One such hackathon was held across the United States over the weekend of June 1, 2013—during what was proclaimed “National Day of Civic Hacking”—and Pittsburgh was one of the many cities involved in the proceedings. The resulting Pittsburgh Thinkathon attracted seventy-two registered participants, who were in turn led by eleven representatives of local tech companies. According to the Pittsburgh Business Times, proposals generated from the Thinkathon include software applications geared towards assisting students track their eligibility for Pittsburgh Promise, helping residents and visitors find unique locales around the city that are not usually found on a map, and making it easier to for drivers to interpret the varying parking regulations throughout the region.

Game Changer Award Recipient Jesse Schell

on Tue, 06/04/2013 - 09:55

Games for Change was founded in 2004 as way to both facilitate and promote video games that are more than just entertainment but serve as educational tools as well. Pittsburgh game designer Jesse Schell, meanwhile, founded Schell Games two years earlier with a similar goal of creating games that differed from the violent-themed versions that often dominate the industry. These complimentary efforts will now intersect on June 18, 2013, when Games for Change honors Jesse Schell as the first recipient of its “Game Changer Award” during a special tenth anniversary celebration in New York City.

“Through his work, teaching, and incredibly successful talks, Jesse inspires young game designers and students to look at their craft beyond its commercial value,” Asi Burak, co-president of Games for Change, says of Schell. “He has become one of the most vocal voices in support of the transformational power of digital games. And Jesse walks the walk by dedicating much of his studio’s work to educational and social change related projects. Jesse is a perfect role model for aspiring designers, as throughout his career he has led by giving back—sharing his knowledge, expertise and enabling others to excel.”

The Jim Rugg Supermag Tour

on Mon, 06/03/2013 - 09:55

What do Nazi-fighting golfers, killer gorillas, Bigfoot the Monster Truck and Vanilla Ice have in common? They are all part of Pittsburgh independent comic book artists Jim Rugg’s latest release, Supermag. “I grew up in a small town where culture was the local video store,” Rugg explained to Pop City of his many influences. “I’m informed by junk culture, toys and old television, old comics and genre movies, professional wrestling, a lot of low-brow junk entertainment.” Supermag serves as evidence of this fact, a mixture of both new and old creations that have been reformatted into a “notebook” format that explores the many aspects of pop culture, comic books and magazines, and the creative mind of Jim Rugg.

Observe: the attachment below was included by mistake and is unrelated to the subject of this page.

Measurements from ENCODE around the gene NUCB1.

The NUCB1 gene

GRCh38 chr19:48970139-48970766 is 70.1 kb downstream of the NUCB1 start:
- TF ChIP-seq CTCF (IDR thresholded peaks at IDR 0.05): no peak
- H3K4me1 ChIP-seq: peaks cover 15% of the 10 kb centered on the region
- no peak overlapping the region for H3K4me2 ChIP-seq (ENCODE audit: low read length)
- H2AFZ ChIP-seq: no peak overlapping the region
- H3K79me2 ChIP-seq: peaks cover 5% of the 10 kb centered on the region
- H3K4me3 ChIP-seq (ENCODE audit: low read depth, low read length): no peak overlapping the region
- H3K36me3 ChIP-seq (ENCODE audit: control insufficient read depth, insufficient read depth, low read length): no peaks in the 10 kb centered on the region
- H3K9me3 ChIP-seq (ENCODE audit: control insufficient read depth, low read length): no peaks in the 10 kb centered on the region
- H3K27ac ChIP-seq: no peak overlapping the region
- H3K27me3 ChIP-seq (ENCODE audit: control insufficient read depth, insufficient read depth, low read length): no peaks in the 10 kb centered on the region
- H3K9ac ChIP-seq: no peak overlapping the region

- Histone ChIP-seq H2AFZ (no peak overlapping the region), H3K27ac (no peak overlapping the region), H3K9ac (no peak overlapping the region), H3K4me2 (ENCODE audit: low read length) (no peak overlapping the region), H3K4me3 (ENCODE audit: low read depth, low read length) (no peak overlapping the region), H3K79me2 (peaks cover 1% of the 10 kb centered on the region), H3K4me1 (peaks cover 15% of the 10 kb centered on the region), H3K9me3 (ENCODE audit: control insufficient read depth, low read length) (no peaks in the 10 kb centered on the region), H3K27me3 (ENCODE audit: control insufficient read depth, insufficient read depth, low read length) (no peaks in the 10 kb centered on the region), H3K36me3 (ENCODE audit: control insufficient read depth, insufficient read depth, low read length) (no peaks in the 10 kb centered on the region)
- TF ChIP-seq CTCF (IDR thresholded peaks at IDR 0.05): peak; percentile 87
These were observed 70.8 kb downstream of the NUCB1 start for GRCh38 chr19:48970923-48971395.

In support of Supermag, Rugg has embarked on a mini-tour that has taken him from Arizona to California to Nevada, with a stop in North Carolina still to come. Two appearances are scheduled for Pittsburgh, meanwhile, the first being on June 5, 2013, at Phantom of the Attic in Oakland with the second coming later in the month at Copacetic Comics in Polish Hill. It is fitting that the Steel City has twin events—which include Rugg on hand to autograph copies of Supermag—as the artist was born in the region and continues to reside here. Although based out of Pittsburgh, however, Rugg’s work has appeared in major comic book publishers like Marvel, DC and Dark Horse, as well as national magazines along the lines of New York Magazine and Wired.